You will want to focus at infinity to get sharp pin point stars. In the old days with manual focus lenses, you could just rack the focus to the infinity setting. With today's autofocus lenses, they will turn past infinity. That doesn't sound possible does it? The reason for this is so that the motors in the lens do not slam against a hard stop when autofocusing. When focusing for astrophotography, you will want to switch your lens to manual focus. Autofocus just does not work in the dark or on tiny objects or very faint objects. You cannot autofocus on a star! The only sky object you can focus on at night is the moon, so you need to get used to focusing manually. Focusing on stars is like learning a new skill. There are focusing aids available for astronomy, mostly for telescopes.
The method of focus that I use is the live view mode on the camera. You will need to find a bright star to begin. You will also want to set the ISO on the camera to its highest setting possible (ISO 6400, 12800, or 25600). Then set the mode to bulb mode or the "B" setting on the camera. Zoom in on the star at 5x or 10x in live view mode if your camera has that feature. Then rack the focus back and forth until the star is the smallest pin point that you can get. The star will swell in size the more out of focus that you are. Once the star is the smallest size that you can get it, you are in focus. As long as you do not disturb the focus, you should not have to re-focus to shoot other stars. All stars, galaxies, planets, nebula, etc are at infinity as far as the lens is concerned. Unlike focusing on a subject in the daylight, focusing on a star can take a very long time, so don' be surprised if you spend 15 minutes or more achiveing focus! One way to cheat this process is to use the moon to focus on if it is out. Most likley you will be shooting stars or the Milkyway when there is no moon to take advantage of the dark sky, so don't count on the moon to be able to focus on.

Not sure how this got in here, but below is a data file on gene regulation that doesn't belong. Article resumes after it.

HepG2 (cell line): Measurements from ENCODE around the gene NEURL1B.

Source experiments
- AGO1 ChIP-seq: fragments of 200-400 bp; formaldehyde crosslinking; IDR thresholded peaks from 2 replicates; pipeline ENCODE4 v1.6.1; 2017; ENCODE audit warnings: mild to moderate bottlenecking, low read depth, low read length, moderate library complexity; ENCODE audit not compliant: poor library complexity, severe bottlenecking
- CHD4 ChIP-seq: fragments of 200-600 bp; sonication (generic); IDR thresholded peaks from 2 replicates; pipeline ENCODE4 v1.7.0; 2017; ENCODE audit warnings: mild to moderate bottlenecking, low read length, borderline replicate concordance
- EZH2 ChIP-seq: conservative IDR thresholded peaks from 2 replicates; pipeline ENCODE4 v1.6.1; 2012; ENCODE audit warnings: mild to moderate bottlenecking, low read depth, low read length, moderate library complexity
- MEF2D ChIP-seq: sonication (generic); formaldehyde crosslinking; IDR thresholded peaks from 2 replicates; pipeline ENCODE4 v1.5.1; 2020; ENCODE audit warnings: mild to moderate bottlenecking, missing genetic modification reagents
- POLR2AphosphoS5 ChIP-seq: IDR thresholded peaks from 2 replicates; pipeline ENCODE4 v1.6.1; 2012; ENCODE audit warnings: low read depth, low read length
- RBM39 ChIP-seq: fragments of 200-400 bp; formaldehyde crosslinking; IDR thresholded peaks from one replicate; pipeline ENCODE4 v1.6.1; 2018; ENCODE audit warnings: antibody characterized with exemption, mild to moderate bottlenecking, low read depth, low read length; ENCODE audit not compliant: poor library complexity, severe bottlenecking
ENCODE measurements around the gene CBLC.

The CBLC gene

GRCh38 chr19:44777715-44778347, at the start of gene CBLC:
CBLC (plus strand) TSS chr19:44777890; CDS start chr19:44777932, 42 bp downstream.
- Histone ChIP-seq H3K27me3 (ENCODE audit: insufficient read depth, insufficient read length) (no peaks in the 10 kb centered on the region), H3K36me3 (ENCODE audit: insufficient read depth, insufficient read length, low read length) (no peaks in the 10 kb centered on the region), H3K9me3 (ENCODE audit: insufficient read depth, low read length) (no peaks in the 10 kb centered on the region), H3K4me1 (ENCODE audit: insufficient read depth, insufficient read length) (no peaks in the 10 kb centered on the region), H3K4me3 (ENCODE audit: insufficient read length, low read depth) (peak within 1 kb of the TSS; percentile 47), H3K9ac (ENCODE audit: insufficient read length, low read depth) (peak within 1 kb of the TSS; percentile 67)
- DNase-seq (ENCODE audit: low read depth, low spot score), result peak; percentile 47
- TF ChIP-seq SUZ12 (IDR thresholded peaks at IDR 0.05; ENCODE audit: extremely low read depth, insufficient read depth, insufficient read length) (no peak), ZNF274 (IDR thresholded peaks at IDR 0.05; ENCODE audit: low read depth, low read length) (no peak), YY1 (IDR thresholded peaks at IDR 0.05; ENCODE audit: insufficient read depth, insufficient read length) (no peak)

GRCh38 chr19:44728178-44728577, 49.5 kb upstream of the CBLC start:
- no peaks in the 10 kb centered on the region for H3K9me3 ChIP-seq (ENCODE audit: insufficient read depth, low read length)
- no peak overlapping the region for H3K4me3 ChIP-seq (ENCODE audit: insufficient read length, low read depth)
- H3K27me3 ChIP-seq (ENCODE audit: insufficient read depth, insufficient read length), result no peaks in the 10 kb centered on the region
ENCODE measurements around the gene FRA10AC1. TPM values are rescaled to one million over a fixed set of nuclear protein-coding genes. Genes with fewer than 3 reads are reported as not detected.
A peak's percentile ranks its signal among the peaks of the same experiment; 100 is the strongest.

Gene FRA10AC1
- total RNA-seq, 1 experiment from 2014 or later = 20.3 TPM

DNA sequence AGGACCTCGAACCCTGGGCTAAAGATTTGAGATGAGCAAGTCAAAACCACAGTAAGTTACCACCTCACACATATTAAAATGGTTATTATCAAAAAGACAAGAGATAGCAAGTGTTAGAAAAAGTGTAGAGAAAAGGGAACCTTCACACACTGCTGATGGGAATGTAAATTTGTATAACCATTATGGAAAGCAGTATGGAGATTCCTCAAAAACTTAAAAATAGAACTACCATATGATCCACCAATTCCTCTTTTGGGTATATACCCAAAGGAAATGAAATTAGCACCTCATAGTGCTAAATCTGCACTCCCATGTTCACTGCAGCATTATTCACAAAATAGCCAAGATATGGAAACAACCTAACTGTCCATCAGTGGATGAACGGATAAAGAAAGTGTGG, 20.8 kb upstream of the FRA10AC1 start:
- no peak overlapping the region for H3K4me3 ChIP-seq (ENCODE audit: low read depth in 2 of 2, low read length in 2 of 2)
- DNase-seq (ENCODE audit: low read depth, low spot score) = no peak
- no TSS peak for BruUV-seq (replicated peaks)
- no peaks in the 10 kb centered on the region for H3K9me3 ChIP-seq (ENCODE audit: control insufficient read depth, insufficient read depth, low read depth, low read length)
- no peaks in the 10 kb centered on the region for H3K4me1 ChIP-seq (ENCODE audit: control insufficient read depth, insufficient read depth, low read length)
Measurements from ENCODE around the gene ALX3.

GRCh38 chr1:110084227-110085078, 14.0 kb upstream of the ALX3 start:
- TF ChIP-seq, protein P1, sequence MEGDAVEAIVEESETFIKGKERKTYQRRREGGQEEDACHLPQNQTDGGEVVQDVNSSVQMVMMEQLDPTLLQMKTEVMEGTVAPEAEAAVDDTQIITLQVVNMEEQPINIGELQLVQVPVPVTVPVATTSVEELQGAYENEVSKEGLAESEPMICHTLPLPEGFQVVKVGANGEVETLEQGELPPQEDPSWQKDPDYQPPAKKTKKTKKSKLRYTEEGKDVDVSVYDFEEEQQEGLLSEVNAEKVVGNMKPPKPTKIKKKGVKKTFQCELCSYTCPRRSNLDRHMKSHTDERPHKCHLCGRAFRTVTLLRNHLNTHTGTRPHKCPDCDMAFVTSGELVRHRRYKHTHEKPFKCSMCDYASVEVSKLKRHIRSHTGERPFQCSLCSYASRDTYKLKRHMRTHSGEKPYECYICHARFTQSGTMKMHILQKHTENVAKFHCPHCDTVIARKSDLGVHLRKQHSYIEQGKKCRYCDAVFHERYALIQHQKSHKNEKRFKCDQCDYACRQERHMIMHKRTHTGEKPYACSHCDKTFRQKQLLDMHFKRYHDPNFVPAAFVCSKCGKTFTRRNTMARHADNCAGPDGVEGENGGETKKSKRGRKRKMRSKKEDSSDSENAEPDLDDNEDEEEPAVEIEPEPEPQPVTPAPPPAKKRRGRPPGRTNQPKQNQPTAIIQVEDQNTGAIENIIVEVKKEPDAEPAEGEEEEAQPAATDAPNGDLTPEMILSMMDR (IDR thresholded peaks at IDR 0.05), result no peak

Review Of Recommended Equipment:
Equipment you can get away with: